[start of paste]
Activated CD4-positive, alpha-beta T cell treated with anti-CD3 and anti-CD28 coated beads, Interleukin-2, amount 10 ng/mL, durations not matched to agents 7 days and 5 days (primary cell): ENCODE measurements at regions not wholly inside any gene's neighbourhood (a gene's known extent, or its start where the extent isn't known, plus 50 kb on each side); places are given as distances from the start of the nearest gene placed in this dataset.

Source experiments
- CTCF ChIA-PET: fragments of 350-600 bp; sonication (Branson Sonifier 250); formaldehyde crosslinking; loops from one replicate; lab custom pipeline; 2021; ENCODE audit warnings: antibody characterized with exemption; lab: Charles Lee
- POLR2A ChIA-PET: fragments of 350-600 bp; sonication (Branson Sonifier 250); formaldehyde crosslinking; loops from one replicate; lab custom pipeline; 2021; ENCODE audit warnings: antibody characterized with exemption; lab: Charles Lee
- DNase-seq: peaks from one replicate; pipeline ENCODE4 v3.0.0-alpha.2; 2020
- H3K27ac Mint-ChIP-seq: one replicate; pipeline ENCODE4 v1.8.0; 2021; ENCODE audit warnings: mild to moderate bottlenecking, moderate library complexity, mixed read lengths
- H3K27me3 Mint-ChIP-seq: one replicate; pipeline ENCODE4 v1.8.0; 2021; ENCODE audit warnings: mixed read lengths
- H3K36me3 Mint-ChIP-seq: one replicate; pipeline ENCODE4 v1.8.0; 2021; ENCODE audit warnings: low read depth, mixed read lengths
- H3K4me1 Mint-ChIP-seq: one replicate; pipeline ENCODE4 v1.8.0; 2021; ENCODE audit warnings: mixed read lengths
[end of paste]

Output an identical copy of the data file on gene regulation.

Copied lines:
Activated CD4-positive, alpha-beta T cell treated with anti-CD3 and anti-CD28 coated beads, Interleukin-2, amount 10 ng/mL, durations not matched to agents 7 days and 5 days (primary cell): ENCODE measurements at regions not wholly inside any gene's neighbourhood (a gene's known extent, or its start where the extent isn't known, plus 50 kb on each side); places are given as distances from the start of the nearest gene placed in this dataset.

Source experiments
- CTCF ChIA-PET: fragments of 350-600 bp; sonication (Branson Sonifier 250); formaldehyde crosslinking; loops from one replicate; lab custom pipeline; 2021; ENCODE audit warnings: antibody characterized with exemption; lab: Charles Lee
- POLR2A ChIA-PET: fragments of 350-600 bp; sonication (Branson Sonifier 250); formaldehyde crosslinking; loops from one replicate; lab custom pipeline; 2021; ENCODE audit warnings: antibody characterized with exemption; lab: Charles Lee
- DNase-seq: peaks from one replicate; pipeline ENCODE4 v3.0.0-alpha.2; 2020
- H3K27ac Mint-ChIP-seq: one replicate; pipeline ENCODE4 v1.8.0; 2021; ENCODE audit warnings: mild to moderate bottlenecking, moderate library complexity, mixed read lengths
- H3K27me3 Mint-ChIP-seq: one replicate; pipeline ENCODE4 v1.8.0; 2021; ENCODE audit warnings: mixed read lengths
- H3K36me3 Mint-ChIP-seq: one replicate; pipeline ENCODE4 v1.8.0; 2021; ENCODE audit warnings: low read depth, mixed read lengths
- H3K4me1 Mint-ChIP-seq: one replicate; pipeline ENCODE4 v1.8.0; 2021; ENCODE audit warnings: mixed read lengths